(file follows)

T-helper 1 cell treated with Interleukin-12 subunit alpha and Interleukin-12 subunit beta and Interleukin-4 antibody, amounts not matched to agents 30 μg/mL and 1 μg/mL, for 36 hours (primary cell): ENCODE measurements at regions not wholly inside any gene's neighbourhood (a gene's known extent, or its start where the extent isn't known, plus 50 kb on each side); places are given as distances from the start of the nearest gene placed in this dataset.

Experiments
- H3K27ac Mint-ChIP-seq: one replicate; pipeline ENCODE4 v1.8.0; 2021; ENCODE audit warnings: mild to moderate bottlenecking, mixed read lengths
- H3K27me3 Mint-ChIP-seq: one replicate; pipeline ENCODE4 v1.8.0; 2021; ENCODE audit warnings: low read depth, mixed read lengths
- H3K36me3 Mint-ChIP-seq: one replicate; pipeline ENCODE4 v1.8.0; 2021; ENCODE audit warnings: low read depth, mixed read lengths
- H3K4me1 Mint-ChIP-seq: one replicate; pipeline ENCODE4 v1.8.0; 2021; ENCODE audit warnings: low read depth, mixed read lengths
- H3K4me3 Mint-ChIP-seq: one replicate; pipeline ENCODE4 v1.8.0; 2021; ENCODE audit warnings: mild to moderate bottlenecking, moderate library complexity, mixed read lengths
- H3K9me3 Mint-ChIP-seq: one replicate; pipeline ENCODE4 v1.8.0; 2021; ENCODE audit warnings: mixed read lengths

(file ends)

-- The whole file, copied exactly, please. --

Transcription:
T-helper 1 cell treated with Interleukin-12 subunit alpha and Interleukin-12 subunit beta and Interleukin-4 antibody, amounts not matched to agents 30 μg/mL and 1 μg/mL, for 36 hours (primary cell): ENCODE measurements at regions not wholly inside any gene's neighbourhood (a gene's known extent, or its start where the extent isn't known, plus 50 kb on each side); places are given as distances from the start of the nearest gene placed in this dataset.

Experiments
- H3K27ac Mint-ChIP-seq: one replicate; pipeline ENCODE4 v1.8.0; 2021; ENCODE audit warnings: mild to moderate bottlenecking, mixed read lengths
- H3K27me3 Mint-ChIP-seq: one replicate; pipeline ENCODE4 v1.8.0; 2021; ENCODE audit warnings: low read depth, mixed read lengths
- H3K36me3 Mint-ChIP-seq: one replicate; pipeline ENCODE4 v1.8.0; 2021; ENCODE audit warnings: low read depth, mixed read lengths
- H3K4me1 Mint-ChIP-seq: one replicate; pipeline ENCODE4 v1.8.0; 2021; ENCODE audit warnings: low read depth, mixed read lengths
- H3K4me3 Mint-ChIP-seq: one replicate; pipeline ENCODE4 v1.8.0; 2021; ENCODE audit warnings: mild to moderate bottlenecking, moderate library complexity, mixed read lengths
- H3K9me3 Mint-ChIP-seq: one replicate; pipeline ENCODE4 v1.8.0; 2021; ENCODE audit warnings: mixed read lengths